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Pilates?... But I’m A Martial Artist!

By Amelia Sheftall

This Pilates exercise known as the mermaid stretches, strengthens and lengthens torso, stretches hips, waist shoulders and arms, improves core connection and balance.

Pilates is a method of exercise and physical movement designed to stretch and strengthen the body core, particularly the abdomen and back muscles, promote muscle balance within the body, and also develop coordination. Widely practiced by dancers for decades. Pilates has more recently become an important adjunct to sports training, rehabilitation and general fitness. It is now taught widely in heath clubs, YMCAs and in schools.

Frequently I am asked by martial arts students why they should add Pilates to their training schedule, and the answer is always simple: Pilates builds core (body) strength that is essential for martial artists to hone their craft and to prevent injuries. Speaking from personal experience I can say with great confidence that Pilates has changed my life and the way that I practice karate in a positive way.

I have been studying karate since 1985 and unfortunately was prone to injuries especially in both hamstrings and in my left shoulder. It wasn’t until I started training in bodywork, both in Pilates and Gyrotonic Movement (a system of yoga-like moving exercises performed on a specialized machine), that I started to understand why. I was not holding my body (muscles and bones) in proper alignment and as a result I suffered self-inflicted injuries due to repetitive movements while using improper posture. Improper posture is usually caused by certain muscles being too strong and tight while other muscles are too loose and weak. This is a problem that can be corrected with a regular Pilates practice and is a tried and true method of exercise used by both professional and amateur athletes alike.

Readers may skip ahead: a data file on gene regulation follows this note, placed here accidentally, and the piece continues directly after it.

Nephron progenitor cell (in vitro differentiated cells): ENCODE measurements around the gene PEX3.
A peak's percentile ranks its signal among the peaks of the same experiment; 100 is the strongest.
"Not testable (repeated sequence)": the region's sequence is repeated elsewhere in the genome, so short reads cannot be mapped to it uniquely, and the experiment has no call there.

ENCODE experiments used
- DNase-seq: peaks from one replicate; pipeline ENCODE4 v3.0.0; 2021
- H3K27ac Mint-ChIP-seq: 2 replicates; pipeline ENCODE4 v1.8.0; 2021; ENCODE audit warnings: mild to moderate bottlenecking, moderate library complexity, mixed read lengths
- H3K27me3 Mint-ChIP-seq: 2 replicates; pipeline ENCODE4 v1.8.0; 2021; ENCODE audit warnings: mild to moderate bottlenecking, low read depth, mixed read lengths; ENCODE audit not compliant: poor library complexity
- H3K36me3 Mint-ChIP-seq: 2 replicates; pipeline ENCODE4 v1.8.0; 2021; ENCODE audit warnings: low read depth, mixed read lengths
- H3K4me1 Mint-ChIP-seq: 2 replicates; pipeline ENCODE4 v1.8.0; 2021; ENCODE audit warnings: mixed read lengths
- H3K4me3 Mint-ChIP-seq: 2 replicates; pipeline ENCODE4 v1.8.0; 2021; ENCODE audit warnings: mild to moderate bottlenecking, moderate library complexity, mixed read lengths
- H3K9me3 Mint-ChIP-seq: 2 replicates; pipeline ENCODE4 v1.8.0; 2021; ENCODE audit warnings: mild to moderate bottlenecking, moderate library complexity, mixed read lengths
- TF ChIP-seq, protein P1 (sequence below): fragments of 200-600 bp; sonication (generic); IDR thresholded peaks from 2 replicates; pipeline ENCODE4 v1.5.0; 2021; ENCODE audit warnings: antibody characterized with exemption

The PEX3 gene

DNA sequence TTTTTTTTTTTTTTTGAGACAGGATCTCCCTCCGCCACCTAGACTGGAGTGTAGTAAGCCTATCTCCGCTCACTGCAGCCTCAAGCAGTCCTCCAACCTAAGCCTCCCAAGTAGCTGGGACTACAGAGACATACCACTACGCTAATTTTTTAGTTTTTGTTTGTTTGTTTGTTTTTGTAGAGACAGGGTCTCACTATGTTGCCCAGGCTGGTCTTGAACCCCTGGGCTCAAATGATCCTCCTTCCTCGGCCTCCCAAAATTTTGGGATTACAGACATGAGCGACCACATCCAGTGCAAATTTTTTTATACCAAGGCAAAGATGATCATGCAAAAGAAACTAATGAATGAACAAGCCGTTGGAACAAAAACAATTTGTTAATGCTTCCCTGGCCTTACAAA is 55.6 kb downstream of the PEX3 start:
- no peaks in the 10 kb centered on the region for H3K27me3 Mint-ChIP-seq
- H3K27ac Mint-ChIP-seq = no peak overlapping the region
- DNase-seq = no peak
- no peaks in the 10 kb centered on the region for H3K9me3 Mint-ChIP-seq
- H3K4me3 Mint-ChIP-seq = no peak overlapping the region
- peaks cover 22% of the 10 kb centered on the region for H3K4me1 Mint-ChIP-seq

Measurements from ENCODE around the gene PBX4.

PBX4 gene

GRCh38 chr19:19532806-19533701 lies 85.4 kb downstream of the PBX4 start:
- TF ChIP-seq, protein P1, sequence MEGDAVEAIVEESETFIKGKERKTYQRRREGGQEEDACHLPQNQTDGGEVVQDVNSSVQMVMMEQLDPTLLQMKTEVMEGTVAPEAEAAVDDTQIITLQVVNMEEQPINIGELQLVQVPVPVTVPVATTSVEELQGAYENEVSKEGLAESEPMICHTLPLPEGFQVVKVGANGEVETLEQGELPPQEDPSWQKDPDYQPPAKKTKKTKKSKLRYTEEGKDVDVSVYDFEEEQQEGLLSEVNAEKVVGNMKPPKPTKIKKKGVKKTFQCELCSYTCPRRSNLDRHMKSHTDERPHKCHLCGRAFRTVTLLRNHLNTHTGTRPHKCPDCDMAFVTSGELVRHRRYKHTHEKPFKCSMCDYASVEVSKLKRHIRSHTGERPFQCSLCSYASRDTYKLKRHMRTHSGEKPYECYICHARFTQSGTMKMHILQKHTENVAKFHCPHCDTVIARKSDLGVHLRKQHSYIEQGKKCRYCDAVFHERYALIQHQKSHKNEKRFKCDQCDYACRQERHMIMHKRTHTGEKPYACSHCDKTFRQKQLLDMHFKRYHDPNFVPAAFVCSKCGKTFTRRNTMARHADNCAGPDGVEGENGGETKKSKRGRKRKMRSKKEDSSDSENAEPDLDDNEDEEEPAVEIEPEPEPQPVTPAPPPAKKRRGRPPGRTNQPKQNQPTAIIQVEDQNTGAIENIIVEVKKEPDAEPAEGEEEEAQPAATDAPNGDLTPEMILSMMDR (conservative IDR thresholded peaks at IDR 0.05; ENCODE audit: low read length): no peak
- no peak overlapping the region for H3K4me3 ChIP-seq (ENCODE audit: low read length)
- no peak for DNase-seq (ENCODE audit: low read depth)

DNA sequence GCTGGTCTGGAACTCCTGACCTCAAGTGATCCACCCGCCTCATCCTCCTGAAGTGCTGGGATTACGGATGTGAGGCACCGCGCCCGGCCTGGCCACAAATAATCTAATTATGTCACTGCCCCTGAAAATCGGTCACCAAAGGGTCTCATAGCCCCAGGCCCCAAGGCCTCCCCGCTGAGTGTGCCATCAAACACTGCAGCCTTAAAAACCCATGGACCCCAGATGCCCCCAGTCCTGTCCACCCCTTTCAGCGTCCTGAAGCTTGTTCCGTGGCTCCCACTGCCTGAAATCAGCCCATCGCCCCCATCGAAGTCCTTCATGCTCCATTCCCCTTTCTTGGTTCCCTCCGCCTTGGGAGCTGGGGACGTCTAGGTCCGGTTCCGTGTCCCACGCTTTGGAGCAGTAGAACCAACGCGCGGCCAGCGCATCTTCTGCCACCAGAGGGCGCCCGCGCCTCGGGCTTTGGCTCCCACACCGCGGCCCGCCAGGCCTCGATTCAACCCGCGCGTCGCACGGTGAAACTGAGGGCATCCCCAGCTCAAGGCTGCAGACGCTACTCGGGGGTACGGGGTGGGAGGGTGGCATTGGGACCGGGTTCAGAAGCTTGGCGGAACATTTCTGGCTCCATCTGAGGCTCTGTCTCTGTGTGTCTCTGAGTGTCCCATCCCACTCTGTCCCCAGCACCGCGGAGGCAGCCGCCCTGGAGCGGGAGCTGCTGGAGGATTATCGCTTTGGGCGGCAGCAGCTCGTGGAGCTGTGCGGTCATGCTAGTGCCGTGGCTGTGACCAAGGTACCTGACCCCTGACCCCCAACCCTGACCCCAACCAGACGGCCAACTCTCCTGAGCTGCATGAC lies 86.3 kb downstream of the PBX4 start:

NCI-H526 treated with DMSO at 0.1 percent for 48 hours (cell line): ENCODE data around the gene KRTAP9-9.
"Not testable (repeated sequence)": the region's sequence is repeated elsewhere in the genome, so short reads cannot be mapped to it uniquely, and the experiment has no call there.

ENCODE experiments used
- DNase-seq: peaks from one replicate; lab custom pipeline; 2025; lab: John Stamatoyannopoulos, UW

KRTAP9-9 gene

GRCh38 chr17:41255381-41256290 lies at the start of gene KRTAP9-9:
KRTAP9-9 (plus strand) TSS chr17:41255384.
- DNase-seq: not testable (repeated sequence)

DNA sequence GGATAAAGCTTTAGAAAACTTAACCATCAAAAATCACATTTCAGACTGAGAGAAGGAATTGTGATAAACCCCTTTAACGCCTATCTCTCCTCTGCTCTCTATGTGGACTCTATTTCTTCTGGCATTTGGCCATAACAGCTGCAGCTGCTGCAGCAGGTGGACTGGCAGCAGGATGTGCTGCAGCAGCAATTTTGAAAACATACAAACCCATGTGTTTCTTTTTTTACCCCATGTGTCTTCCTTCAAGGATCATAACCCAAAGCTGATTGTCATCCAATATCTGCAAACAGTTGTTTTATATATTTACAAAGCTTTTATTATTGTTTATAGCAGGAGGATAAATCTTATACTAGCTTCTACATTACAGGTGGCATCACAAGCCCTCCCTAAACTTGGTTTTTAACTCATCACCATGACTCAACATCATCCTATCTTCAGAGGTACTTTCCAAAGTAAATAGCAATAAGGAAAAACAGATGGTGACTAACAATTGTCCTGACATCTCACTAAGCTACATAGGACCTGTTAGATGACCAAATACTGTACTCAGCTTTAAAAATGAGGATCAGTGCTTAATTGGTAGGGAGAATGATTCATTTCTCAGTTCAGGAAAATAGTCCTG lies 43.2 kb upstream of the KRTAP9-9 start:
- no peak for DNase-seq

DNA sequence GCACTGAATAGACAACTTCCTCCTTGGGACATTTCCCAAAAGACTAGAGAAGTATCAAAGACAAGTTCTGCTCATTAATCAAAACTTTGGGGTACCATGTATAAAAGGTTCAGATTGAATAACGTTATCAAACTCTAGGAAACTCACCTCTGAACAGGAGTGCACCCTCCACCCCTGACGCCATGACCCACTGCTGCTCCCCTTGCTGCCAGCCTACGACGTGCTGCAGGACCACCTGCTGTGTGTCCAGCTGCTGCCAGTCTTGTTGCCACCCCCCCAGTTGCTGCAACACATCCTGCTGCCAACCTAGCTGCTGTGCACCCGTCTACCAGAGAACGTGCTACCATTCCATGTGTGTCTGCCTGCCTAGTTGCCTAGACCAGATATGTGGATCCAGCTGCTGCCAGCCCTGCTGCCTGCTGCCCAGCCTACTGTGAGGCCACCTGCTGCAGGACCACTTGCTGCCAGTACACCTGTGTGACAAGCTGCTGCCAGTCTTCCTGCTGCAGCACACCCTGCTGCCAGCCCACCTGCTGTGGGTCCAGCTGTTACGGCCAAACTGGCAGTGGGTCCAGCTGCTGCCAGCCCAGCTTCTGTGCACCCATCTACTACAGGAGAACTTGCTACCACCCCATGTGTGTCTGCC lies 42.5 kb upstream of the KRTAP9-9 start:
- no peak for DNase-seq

This exercise. "rolling like a ball." is used to improve balance and massage the spine

The "open leg rocker" stretches the back, works the "powerhouse" (the band of muscles that surround the body below the belly button - also known as the tanden in karate) and massages the spine

Joseph Pilates a German national was a performer and boxer living in England who studied exercise, Zen, yoga and ancient Greek and Roman exercise systems. With the outbreak of WWI he was interned and began teaching a system of floor exercise and concepts to other internees. Transferred to another camp as a nurse or caretaker, he began devising equipment rigged together with pullies and springs taken from beds to help those with wartime disease and physical injuries. This was the genesis of the Pilates that further evolved under the guidance of his wife Clara, a nurse, to better fit the needs seriously ill or injured patients.

It is not widely known that Joseph Pilates, the founder of Pilates, originally worked with boxers. This is why his exercise system applies very well to martial artists. It was his belief that the body is healthier when it practices stretching, strengthening and control-type exercises in addition to the actual sport activity itself. Most martial artists have some form of this in their weekly routines, but often slow steady exertion with stretching control are hurried through in favor of the activity itself. In addition, some martial artists attempt to meditate regularly, and this focus on breathing is also in line with the Pilates philosophy. Slow steady breathing with exertion (i.e. ibuki breathing – the tightening of the abdominals inward with a long slow breath) is a large part of a successful Pilates practice.